Answers to your Medicare Part D and SeniorCare questions

GOOD TO KNOW
Patricia Hafermann • Benefit Specialist

When does a person on Senior Care Have to be enrolled in a Medicare Part D plan?

Most clients on SeniorCare do not need to be enrolled in a Medicare Part D plan. That is the benefit of SeniorCare – it works as very inexpensive, creditable drug coverage. However, a client who qualified for low-income subsidy (LIS) – also known as extra help benefits – automatically by virtue of their eligibility for a Medicare Savings Program (QMB, SLMB, SLMB+) must be enrolled in a Part D plan to receive SeniorCare benefits. Their Senior- Care drug coverage will not work at the pharmacy unless they are enrolled in a Part D plan. The LIS/extra help benefit will help pay toward the monthly premium for a Part D plan. Coordination of benefits rules require that the Part D plan be billed first and the SeniorCare will pay secondarily. People who applied for full or partial LIS/extra help benefits are not subject to this rule.

Does SeniorCare pay any costs if the client is in a hospital or nursing home? If a client is in the hospital and determined to have inpatient status, the person’s drugs are covered under Medicare Part A. If a person is outpatient or observational status in the hospital, he or she must submit an out-of-pocket reimbursement request to his or her Part D plan to get reimbursed the costs for medications taken while in the hospital. Unfortunately, Senior- Care does not provide coverage for out-of-network claims, so clients with SeniorCare will be fully responsible for the costs of their medications while outpatient or in observational status at a hospital.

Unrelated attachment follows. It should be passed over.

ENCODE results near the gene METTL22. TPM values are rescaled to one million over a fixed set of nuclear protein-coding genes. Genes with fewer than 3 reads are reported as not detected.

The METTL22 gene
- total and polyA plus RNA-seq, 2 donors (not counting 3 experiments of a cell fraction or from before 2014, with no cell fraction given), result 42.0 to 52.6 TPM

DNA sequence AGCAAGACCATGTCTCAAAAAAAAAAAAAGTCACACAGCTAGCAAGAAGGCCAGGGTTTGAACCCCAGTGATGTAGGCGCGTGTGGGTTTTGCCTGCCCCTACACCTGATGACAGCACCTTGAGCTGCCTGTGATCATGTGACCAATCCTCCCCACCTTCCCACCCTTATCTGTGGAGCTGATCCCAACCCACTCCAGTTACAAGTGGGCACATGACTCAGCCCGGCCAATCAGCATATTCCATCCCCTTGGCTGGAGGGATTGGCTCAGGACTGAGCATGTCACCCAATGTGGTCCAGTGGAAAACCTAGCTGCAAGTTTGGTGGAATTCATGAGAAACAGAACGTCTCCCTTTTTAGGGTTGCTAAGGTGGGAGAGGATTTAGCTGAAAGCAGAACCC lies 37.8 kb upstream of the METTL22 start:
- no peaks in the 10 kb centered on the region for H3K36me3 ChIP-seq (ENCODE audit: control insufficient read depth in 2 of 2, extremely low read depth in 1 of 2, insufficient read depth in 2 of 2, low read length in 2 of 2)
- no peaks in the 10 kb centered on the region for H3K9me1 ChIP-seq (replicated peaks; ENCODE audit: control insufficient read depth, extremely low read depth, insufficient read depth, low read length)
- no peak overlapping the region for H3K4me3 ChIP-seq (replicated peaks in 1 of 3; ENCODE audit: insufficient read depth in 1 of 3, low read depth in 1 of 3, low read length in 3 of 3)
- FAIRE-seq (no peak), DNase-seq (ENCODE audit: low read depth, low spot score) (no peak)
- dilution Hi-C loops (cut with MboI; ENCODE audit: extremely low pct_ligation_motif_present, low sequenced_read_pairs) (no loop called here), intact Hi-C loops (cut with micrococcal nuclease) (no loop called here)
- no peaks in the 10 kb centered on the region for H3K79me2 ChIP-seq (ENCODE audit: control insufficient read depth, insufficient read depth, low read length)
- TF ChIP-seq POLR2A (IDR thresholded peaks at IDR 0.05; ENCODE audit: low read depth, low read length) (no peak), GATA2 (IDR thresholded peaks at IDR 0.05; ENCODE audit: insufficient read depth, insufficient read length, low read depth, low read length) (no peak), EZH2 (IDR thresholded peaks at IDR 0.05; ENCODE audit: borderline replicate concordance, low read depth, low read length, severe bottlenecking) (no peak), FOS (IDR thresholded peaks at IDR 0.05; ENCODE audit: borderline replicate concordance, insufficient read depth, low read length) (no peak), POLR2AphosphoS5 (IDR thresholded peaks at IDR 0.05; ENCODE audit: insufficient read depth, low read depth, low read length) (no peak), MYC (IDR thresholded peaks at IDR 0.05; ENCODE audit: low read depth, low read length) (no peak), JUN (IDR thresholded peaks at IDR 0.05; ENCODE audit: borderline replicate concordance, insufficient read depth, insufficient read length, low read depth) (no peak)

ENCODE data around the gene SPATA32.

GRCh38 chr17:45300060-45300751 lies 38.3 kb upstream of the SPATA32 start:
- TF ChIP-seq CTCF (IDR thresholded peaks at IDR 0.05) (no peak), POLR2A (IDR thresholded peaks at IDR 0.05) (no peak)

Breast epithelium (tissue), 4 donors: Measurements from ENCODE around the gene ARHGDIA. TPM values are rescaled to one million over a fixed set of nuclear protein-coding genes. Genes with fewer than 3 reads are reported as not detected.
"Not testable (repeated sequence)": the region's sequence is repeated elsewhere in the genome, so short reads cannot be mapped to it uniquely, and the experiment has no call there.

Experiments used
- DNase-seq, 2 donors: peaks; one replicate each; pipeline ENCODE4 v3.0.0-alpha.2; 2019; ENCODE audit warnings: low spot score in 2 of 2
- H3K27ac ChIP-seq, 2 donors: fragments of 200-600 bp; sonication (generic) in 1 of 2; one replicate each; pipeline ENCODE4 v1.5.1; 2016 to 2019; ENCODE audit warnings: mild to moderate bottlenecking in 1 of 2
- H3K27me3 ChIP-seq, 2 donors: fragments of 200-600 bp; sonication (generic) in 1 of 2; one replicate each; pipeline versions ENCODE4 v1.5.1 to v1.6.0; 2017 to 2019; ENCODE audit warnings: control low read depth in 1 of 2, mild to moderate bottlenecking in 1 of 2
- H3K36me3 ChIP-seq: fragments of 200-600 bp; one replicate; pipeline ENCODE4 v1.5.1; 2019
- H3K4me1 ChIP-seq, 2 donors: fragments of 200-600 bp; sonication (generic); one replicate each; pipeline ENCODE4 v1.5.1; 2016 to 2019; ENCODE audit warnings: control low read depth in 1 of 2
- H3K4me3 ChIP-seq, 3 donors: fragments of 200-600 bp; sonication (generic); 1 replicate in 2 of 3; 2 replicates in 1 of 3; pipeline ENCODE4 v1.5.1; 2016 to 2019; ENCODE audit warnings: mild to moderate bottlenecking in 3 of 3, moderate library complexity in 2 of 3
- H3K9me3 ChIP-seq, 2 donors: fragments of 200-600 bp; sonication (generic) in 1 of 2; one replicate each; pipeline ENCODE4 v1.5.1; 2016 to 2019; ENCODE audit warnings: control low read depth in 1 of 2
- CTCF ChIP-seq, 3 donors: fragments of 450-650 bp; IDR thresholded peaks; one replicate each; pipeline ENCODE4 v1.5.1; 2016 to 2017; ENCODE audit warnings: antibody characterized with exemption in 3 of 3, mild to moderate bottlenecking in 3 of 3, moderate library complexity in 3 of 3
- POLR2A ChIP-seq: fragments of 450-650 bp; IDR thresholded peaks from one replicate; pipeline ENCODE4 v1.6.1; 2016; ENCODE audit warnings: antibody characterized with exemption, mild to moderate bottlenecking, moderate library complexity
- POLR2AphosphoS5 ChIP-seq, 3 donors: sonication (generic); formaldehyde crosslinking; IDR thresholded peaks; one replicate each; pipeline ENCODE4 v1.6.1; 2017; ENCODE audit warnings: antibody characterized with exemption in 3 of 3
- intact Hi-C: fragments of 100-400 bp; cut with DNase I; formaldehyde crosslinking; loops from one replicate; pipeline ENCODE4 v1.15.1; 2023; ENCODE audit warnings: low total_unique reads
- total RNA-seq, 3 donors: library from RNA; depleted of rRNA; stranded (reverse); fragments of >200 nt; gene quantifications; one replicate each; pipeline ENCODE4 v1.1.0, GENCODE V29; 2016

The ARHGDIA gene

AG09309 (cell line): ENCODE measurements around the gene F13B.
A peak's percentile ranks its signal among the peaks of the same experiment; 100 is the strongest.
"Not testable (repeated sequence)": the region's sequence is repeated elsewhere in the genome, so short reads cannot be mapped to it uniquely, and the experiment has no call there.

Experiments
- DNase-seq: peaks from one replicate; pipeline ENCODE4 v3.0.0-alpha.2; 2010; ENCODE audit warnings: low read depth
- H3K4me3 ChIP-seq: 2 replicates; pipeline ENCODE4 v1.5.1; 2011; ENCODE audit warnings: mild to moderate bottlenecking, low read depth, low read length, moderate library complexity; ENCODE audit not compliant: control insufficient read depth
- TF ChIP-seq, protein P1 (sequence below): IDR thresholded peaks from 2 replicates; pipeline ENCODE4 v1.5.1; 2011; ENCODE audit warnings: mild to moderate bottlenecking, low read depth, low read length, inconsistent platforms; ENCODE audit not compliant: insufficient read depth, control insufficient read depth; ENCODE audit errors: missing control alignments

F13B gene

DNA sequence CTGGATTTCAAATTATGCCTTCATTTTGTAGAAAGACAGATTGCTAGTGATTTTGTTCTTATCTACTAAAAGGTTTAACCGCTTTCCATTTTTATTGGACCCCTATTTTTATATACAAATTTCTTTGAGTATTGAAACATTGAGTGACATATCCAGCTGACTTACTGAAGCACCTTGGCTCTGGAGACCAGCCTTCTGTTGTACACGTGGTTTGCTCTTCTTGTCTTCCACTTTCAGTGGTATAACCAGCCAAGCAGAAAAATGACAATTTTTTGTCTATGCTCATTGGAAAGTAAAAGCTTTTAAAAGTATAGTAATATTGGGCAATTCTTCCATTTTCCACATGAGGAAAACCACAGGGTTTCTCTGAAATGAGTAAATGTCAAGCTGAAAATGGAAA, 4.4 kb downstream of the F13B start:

Do I need to report a change of circumstances regarding my LIS/extra help benefit if my income changed?

The low-income subsidy (LIS) is run by the Social Security Administration (SSA) and is a very unique program in that it does not have the typical reporting requirements that all our other benefit programs do. Unlike most public benefit programs, LIS eligibility levels are usually determined for the entire calendar year and subsidy beneficiaries are not required to report changes. Subsidy levels will not change during a calendar year unless a beneficiary appeals a subsidy determination, reports a subsidy changing event, or becomes eligible for Medicaid or a Medicare Savings Program. The six subsidy changing events are:

Beneficiary marries,

Beneficiary and living-with spouse divorce,

Beneficiary and living-with spouse dies,

Beneficiary and living-with spouse separate,

Beneficiary and living-with spouse annul marriage, and

Beneficiary and previously separated spouse begin living together again.

Reports of these changes may result in a re-determination that can change benefits the month after the change was reported. However, even when these changes are reported, LIS benefits typically continue through the end of the calendar year. If it is determined that the person is likely not income or asset-eligible for LIS going forward, he or she will receive a notification letter in the fall with the opportunity to provide updated income and asset information.

When nursing home staff runs the plan finder for their residents, what pharmacy choice do the pick if they are using a pharmacy outside the client’s zip code?

Nursing home staff will need to expand the search distance on the screen to include pharmacies further away.

Can you explain if certain outof pocket costs to reach a Part D plan deductible also apply to the SeniorCare deductible?

The enrollee’s out-of-pocket costs count toward the Senior- Care deductible and spend-down amounts. The amount Part D pays toward drugs does not count toward the SeniorCare deductible or spend-down.

Do the SeniorCare deductible/ spend-down amounts count toward Part D TROOP (true out-of-pocket costs)? Level 1 or 2a folks on SeniorCare: Only what you pay toward Senior- Care copays counts toward Part D TROOP. Level 2b or 3: What you pay and what SeniorCare pays counts toward TROOP.

If you have any additional questions, you may call Pat Hafermann, Elderly Benefits Specialist with the Aging and Disability Resource Center at (920) 467-4076.

Resource: Published with permission from the Legal Services Team at the Greater Wisconsin Agency on Aging Resources’ Elder Law & Advocacy Center


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